hee hee hee… Okay. So I’m easily entertained. But “Phonebook” is now available at Dreamspinner. The reason I’m so entertained is that, in spite of being the worst edited blog on the web, that title up top is NOT a typo. It seems that the only way they could get the damned thing to post is by putting a space in the title, and, for some reason, that makes me giggle. It’s like our smart machines outsmarted us, and for someone as TOTALLY right brained as moi? That’s frickin’ hysterical.
In other news… Well, I linked my blog with my Goodreads feed, and now I’m wondering if that’s such a splendid idea. I mean, it’s okay with all of you– you know I say things like ‘fuck’ and ‘fuckity bugger fuck’ and ‘vainglorious prickweenie’ but I’m not sure if the rest of the world needs to. But then, I guess if they don’t like me swearing, they’re not gonna be so thrilled about my books, so maybe this is a good way to break folks into the awful truth easy. (We all remember Mate’s reaction to the book on tape, right? “Jesus, Amy, don’t you know any other words? I thought you were an English Major!”)
And speaking of Mate… Mate cleaned the living room this weekend. (Ah, he is a good mate, and I cherish him in many ways.) Anyway, Squish got home today and took a puzzled look around the living room. “Mom, what happened?”
“Daddy cleaned the living room.”
Suddenly she starts running in circles and laughing. “Look at me! I can run because there’s no things in the way!” (And for anyone who doubts my house is usually a pit, that right there should speak for itself.)
And, back at school… Okay. I’ve bitched about my students this school year like you can’t believe. (Okay. You’ve been reading along–maybe you can believe it.) And I still maintain that as a whole, I’ve yet to meet a more scattered, disrespectful, irritating lot of kids. But that doesn’t mean there aren’t some truly awesome human beings in that group– and some very funny moments today, the last day before finals.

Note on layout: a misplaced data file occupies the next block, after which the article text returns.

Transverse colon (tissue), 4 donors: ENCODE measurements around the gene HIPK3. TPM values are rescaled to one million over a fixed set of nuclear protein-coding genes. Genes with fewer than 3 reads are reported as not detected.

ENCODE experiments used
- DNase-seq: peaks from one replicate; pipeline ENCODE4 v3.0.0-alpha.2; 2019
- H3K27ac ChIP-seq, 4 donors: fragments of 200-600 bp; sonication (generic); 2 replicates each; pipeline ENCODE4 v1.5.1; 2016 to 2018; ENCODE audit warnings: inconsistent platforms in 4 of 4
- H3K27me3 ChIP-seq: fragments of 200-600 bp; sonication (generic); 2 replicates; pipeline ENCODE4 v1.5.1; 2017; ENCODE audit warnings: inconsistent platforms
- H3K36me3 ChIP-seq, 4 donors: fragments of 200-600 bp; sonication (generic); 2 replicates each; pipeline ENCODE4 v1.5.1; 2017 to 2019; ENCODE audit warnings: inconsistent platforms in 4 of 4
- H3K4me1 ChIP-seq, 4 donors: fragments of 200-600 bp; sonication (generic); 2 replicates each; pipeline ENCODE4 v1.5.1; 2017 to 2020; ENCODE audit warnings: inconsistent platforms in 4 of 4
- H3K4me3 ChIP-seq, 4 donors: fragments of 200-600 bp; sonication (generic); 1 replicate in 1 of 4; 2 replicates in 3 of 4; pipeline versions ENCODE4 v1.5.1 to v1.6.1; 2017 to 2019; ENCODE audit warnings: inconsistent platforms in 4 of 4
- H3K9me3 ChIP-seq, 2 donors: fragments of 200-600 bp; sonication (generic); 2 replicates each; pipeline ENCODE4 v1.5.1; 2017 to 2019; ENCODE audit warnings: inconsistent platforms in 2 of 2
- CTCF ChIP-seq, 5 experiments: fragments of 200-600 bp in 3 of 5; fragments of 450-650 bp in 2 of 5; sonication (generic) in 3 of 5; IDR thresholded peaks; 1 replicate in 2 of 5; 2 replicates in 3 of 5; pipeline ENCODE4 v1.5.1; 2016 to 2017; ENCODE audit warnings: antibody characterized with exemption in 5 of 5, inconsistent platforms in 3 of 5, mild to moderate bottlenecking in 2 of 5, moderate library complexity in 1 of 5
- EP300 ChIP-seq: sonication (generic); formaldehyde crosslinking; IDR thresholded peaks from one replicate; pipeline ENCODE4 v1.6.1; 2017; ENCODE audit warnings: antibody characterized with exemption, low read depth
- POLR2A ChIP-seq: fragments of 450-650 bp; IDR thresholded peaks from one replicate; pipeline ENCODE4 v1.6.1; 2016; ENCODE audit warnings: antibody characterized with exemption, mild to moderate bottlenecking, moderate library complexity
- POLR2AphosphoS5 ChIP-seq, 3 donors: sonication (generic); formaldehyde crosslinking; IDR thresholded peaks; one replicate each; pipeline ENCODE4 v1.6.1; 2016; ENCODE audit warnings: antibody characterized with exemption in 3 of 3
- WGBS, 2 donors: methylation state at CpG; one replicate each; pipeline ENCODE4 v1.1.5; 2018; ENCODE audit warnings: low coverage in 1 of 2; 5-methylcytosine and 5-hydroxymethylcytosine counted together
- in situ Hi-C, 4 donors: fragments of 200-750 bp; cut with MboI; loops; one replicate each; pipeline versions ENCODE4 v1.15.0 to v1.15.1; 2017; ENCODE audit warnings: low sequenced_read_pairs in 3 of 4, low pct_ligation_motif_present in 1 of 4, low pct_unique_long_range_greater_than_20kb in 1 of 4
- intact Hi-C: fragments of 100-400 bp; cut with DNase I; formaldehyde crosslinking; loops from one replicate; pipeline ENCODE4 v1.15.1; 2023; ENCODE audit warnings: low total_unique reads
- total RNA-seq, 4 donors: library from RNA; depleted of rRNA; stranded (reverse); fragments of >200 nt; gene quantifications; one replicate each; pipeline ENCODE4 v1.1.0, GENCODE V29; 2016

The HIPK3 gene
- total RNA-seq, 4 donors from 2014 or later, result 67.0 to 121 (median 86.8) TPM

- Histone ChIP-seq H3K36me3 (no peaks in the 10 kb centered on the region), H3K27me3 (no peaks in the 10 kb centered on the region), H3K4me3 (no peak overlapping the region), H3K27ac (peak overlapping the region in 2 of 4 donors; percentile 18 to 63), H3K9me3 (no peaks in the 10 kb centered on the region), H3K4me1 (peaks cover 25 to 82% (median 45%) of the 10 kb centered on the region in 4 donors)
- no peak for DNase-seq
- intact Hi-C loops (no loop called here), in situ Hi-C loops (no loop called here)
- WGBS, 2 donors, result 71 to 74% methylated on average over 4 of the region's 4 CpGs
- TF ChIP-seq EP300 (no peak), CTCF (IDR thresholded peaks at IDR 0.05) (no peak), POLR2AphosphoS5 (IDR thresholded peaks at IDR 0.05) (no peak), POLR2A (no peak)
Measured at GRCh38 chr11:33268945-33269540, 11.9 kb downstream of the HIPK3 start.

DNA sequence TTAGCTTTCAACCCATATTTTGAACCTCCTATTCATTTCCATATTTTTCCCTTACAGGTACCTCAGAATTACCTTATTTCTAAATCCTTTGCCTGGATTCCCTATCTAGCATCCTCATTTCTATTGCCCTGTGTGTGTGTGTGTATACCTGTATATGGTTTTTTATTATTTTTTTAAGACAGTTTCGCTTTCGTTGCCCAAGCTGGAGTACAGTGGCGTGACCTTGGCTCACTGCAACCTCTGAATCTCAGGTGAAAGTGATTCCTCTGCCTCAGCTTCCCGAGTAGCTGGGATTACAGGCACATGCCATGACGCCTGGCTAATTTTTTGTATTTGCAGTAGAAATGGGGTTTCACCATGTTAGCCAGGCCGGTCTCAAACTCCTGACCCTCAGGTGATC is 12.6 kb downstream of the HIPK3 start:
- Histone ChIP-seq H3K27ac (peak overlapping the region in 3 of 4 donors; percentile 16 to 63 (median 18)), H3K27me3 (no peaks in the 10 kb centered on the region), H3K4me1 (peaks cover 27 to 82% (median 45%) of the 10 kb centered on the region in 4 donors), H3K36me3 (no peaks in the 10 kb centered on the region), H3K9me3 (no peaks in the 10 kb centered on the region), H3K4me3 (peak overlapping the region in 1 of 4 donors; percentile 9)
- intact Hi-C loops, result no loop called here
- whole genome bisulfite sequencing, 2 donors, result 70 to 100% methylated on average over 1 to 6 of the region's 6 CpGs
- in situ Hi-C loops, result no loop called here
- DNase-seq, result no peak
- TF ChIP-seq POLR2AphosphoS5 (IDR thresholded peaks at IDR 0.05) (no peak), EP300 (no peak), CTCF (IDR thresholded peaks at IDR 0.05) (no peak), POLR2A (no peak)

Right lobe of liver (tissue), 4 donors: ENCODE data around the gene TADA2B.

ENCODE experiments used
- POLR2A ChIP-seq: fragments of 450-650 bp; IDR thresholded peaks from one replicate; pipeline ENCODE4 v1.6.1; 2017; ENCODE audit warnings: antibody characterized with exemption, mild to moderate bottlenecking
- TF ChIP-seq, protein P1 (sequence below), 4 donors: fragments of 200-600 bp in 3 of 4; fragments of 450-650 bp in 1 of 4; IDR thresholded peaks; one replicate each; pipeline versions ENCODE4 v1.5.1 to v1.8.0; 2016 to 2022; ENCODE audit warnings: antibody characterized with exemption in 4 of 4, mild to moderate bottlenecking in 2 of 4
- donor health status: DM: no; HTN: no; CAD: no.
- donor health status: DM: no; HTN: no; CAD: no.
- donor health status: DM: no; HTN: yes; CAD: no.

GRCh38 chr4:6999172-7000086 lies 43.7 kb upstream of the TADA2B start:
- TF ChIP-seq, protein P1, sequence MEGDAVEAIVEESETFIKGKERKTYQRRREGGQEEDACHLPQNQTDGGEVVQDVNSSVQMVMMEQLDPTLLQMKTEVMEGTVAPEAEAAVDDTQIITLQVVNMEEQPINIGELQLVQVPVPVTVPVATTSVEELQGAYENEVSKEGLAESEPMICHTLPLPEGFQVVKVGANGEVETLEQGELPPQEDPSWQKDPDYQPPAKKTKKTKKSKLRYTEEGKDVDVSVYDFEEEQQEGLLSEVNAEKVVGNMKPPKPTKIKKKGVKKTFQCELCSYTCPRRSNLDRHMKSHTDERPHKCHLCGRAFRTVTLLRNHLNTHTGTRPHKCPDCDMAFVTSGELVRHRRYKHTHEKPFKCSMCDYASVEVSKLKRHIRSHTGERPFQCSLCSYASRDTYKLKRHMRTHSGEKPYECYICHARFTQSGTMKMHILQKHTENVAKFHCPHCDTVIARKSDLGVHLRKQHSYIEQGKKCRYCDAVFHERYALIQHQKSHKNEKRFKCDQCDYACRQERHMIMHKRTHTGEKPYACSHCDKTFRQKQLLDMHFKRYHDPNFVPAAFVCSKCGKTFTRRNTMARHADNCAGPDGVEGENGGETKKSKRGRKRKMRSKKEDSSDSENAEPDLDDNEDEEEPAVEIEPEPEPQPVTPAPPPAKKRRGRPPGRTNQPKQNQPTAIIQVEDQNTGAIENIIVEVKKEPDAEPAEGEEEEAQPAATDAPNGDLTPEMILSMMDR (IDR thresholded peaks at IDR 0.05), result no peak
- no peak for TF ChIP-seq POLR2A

Moment first: A kid who has become one of my favorite students came running in a little late today.
“Ms. Lane, here’s Season Two of Supernatural. Do you have Season Three?”
“Another student is bringing it in 4th period.”
“Good. I’ll wait.”
“Sweetie, it’s second period.”
“Yeah–do you have your iPod–I’ve already done my cheat sheet and written my rough draft. I want to watch the eps on your iPod.”
“Uhm, but don’t you have to do somewhere for second and third period?”
“Why? I already cut first to watch the last disc on Season Two. My day’s shot!”
And sure enough, not only did the kid huddle in the back of the room for third period, hunched over my iPod like a snarling dog (which is probably as safe as an iPod has ever been in my room) he managed to talk my fourth period into an insurrection, and while they were supposed to be writing THEIR cheat sheets, there we were, watching Jus In Bello.
But the funniest part of this bizarre little addiction I’ve managed to share?
Well, Ray left to go suck the juice out of my iPod, and I turned to the awesome kid sitting next to me, waiting to give his book report, and said, “I’m sorry, Carlos– go ahead and give your report now that he’s occupied.”
And he said, “Sure, Ms. Lane– but first, I’ve got a question.”
“Well, I’ve been taping episodes from TNT and they only go to the end of Season 4. What happens after that? Do they live after the devil gets loose? Don’t give me the whole thing–I just need to know if there’s a complete season 5.”
*sigh* You know? I should hang my head in shame–and for about thirty seconds I thought about it. But then I started listing the concepts I’ve used my boys to teach–and this isn’t all of them, either:
One sentence summaries (Okay, that’s a softball– but they did a better job with the tv show than they did with the Bradbury story.)
Tragic Hero archetype
American Romantic hero archetype
Romantic hero archetype
Gothic hero archetype
The entire CONCEPT of a ‘type’ that is NOT a stereotype!
American Gothic Literature, including William Faulkner and Shirley Jackson
American Romanticism, including: William Cullen Bryant, Washington Irving, Henry Wadsworth Longfellow, Washington Irving, Nathaniel Hawthorne, and Edgar Allen Poe.
Emily Dickinson and Walt Whitman
Importance of setting
Joseph Campbell’s hero’s journey
Five methods of characterization
and the list goes on.
So, yeah. I’d rather they remembered “The Raven”. But at least now they can look at the world and the media around them and try to find the NEXT Raven, because good writing is good writing, no matter what the genre or medium, and isn’t our job to not only teach kids skills but to teach them to apply those skills someplace outside the classroom?
Uhm, that’s my story and I’m sticking to it.